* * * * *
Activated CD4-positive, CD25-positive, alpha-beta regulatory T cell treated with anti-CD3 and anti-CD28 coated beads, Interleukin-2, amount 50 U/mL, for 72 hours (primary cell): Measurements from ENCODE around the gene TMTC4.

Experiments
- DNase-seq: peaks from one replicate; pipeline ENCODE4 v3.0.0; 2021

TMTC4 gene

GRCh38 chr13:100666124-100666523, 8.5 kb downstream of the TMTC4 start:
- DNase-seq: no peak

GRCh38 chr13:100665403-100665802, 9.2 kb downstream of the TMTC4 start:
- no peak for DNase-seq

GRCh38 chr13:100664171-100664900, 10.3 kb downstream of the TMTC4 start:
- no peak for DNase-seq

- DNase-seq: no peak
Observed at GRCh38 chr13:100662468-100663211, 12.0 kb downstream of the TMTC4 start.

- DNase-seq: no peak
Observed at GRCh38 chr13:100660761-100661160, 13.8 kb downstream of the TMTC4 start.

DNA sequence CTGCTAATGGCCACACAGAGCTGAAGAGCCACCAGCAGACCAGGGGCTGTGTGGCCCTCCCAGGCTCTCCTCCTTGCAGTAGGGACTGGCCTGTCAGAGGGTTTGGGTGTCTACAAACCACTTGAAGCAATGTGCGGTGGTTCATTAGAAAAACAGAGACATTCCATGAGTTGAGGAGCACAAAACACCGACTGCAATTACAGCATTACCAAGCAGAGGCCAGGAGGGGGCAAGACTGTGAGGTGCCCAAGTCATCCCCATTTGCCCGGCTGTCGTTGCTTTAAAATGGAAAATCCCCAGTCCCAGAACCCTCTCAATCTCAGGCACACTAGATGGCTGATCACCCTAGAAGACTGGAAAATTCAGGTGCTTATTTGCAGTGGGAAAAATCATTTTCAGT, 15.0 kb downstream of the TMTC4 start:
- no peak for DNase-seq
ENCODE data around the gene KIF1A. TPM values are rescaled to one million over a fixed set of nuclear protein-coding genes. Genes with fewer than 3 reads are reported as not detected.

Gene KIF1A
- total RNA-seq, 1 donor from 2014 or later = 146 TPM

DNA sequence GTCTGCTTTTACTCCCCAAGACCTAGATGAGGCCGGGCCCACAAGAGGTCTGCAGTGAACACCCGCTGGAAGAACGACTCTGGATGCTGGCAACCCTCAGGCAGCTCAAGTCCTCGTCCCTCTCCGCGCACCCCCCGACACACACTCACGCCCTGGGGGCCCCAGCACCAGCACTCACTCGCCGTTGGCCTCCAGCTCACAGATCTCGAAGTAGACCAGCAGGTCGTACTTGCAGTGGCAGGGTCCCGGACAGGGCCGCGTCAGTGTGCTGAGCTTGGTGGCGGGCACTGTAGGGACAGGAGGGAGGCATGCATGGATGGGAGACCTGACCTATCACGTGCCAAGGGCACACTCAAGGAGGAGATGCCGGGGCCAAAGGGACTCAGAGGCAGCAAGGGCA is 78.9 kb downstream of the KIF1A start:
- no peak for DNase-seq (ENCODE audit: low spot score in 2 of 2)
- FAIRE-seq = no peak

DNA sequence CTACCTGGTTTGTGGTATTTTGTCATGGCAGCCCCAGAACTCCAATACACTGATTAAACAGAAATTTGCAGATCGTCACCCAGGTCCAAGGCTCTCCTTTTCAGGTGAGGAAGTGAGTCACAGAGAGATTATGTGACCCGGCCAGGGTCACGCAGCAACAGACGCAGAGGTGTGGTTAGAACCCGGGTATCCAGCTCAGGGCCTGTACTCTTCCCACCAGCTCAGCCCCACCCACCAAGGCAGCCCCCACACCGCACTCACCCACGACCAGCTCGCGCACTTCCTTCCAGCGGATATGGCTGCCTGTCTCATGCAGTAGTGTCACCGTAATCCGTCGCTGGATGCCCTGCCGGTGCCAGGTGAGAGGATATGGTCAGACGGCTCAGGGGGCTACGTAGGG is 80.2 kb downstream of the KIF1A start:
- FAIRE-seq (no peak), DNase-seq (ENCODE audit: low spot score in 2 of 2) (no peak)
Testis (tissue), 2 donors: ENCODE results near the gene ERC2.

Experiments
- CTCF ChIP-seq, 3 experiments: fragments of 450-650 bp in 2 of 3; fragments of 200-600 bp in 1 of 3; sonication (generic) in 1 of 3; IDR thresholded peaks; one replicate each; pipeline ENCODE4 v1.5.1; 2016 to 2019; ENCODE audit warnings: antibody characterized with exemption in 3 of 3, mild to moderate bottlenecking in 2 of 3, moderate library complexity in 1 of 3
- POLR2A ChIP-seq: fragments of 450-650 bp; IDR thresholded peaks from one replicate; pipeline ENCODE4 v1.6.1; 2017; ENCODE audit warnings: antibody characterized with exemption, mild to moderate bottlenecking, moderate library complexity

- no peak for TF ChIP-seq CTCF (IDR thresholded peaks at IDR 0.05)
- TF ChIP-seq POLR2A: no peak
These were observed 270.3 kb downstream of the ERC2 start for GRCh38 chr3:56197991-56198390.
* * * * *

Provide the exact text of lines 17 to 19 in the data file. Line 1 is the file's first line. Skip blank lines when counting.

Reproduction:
ENCODE data around the gene KIF1A. TPM values are rescaled to one million over a fixed set of nuclear protein-coding genes. Genes with fewer than 3 reads are reported as not detected.

Gene KIF1A
- total RNA-seq, 1 donor from 2014 or later = 146 TPM